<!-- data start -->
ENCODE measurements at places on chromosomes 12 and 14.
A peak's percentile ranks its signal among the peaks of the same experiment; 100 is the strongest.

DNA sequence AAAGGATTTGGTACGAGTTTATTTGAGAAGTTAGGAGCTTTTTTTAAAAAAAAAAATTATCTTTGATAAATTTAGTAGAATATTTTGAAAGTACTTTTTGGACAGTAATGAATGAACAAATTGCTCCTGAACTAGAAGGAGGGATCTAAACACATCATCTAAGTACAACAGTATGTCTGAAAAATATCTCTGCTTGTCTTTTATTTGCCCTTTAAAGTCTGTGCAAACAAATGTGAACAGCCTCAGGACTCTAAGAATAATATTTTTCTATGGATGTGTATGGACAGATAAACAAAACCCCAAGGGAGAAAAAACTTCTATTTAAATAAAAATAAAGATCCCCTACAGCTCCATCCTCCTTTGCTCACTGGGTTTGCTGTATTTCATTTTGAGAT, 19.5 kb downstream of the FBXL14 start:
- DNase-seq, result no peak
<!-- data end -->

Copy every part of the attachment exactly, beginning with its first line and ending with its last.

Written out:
ENCODE measurements at places on chromosomes 12 and 14.
A peak's percentile ranks its signal among the peaks of the same experiment; 100 is the strongest.

DNA sequence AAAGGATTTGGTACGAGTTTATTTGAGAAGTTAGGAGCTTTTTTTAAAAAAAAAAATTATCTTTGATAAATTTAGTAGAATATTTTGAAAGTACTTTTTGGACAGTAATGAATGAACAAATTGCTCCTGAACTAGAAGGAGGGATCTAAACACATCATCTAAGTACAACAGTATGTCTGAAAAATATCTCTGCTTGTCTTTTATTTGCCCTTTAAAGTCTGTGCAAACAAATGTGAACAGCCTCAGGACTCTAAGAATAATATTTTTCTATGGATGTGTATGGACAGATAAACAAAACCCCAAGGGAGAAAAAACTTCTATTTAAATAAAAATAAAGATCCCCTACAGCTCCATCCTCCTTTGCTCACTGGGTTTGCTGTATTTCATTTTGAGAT, 19.5 kb downstream of the FBXL14 start:
- DNase-seq, result no peak